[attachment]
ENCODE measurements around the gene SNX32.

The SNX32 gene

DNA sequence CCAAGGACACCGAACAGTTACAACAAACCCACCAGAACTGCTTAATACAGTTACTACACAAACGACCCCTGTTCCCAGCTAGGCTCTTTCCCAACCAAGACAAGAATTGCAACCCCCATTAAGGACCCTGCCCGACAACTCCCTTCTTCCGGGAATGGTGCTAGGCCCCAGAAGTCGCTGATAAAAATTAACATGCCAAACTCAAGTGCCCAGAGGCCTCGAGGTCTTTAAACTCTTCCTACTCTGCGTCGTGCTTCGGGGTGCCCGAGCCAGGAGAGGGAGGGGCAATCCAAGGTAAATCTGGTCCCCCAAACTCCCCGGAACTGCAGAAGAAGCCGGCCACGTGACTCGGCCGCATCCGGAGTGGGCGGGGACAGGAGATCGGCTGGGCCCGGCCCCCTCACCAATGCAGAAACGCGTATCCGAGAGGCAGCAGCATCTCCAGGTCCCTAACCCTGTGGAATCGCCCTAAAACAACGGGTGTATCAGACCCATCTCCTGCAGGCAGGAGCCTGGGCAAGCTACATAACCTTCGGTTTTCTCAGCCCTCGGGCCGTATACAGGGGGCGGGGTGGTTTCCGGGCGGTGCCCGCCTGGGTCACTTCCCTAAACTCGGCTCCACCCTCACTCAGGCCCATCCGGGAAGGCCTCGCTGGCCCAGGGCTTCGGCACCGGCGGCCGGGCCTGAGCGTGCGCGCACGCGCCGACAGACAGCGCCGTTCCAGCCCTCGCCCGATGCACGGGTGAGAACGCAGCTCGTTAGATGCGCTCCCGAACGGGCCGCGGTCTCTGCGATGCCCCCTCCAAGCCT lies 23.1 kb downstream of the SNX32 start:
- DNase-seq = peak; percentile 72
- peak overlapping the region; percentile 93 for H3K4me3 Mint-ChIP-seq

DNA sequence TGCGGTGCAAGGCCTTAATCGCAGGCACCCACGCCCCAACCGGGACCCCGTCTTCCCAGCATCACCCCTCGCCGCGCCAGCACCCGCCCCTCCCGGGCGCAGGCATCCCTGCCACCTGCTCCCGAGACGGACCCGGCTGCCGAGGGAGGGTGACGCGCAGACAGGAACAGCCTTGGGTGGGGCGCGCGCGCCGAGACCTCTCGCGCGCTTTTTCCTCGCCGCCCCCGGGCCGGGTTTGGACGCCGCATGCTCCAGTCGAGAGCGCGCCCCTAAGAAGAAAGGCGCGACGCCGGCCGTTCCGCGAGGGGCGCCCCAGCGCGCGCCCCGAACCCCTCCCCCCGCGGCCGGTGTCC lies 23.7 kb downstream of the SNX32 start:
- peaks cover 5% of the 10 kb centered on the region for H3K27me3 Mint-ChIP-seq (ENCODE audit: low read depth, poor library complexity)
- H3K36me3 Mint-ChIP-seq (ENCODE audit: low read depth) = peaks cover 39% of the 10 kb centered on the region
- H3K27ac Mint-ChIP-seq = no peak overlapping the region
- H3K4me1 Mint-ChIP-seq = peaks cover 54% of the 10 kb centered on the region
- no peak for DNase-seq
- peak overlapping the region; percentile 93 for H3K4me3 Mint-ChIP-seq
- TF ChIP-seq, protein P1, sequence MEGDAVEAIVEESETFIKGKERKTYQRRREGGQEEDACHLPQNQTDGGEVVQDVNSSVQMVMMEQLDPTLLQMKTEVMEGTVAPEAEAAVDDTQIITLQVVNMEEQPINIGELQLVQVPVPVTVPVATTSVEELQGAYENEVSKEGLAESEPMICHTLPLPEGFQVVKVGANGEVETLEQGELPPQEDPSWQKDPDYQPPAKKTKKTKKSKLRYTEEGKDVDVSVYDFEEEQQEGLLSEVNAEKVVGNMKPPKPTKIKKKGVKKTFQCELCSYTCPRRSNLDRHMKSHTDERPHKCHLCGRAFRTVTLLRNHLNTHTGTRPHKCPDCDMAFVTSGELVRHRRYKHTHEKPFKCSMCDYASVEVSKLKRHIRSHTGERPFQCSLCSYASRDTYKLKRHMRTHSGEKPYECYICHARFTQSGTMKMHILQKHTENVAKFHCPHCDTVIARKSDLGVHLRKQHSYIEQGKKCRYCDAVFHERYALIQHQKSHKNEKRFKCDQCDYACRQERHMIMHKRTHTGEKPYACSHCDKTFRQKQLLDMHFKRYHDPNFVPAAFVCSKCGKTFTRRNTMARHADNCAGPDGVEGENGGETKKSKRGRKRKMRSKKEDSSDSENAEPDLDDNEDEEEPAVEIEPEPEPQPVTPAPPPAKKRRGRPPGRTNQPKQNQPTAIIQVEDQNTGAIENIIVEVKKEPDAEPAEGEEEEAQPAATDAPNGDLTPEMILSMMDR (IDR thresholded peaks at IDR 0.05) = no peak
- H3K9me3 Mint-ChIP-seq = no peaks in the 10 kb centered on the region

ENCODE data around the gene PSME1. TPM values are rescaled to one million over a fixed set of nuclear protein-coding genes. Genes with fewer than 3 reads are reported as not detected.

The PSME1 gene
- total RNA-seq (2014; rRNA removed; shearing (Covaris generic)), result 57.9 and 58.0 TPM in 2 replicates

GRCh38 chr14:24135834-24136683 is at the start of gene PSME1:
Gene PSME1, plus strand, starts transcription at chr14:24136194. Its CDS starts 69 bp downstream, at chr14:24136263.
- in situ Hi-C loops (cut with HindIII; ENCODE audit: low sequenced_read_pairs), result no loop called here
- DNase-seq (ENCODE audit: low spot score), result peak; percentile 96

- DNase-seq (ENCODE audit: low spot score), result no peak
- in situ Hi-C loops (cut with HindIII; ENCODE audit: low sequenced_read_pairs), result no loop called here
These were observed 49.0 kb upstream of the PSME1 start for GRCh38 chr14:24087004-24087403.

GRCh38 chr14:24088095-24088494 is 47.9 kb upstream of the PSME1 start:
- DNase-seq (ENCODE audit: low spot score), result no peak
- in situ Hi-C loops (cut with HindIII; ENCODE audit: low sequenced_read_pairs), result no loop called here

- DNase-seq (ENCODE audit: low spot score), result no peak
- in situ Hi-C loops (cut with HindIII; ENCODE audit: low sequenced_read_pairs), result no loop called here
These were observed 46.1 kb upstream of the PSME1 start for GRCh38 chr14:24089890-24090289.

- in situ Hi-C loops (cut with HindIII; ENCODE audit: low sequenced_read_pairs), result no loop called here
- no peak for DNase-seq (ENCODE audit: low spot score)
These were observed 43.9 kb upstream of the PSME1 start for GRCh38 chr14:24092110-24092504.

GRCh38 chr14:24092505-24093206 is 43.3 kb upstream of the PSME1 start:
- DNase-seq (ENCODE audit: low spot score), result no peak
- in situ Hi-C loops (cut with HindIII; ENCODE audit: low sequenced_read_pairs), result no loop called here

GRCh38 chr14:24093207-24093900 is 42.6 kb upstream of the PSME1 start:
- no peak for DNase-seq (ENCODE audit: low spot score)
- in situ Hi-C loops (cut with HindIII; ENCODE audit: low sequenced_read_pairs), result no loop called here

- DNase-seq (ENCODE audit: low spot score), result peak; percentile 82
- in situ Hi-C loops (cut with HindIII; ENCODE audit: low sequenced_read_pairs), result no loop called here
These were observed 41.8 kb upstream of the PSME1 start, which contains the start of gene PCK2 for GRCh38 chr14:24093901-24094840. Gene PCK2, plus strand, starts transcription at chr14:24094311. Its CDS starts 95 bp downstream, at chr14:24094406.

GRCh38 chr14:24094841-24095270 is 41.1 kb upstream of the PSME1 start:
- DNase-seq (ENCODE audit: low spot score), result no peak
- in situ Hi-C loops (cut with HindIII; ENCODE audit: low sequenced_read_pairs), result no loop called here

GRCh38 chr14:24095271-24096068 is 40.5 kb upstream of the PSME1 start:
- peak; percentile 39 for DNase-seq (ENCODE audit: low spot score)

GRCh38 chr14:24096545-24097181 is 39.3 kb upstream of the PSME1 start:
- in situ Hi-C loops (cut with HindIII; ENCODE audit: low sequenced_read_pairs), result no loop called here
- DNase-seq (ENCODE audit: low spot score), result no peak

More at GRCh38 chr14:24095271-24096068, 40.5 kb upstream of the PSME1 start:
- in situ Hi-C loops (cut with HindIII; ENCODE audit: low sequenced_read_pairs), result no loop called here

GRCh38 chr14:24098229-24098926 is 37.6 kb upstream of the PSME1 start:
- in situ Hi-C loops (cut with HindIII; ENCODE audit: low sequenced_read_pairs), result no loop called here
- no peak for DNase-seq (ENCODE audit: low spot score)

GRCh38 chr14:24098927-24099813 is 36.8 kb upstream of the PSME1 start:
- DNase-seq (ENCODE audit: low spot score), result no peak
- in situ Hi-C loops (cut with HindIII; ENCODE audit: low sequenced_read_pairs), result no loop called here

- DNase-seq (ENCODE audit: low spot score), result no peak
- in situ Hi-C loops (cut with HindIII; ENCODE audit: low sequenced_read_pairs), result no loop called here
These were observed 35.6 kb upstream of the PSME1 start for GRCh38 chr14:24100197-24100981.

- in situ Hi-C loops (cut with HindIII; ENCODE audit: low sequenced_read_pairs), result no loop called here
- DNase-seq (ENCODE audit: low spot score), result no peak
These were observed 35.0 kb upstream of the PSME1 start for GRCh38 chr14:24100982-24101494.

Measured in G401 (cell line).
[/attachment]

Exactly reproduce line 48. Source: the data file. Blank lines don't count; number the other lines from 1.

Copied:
GRCh38 chr14:24096545-24097181 is 39.3 kb upstream of the PSME1 start: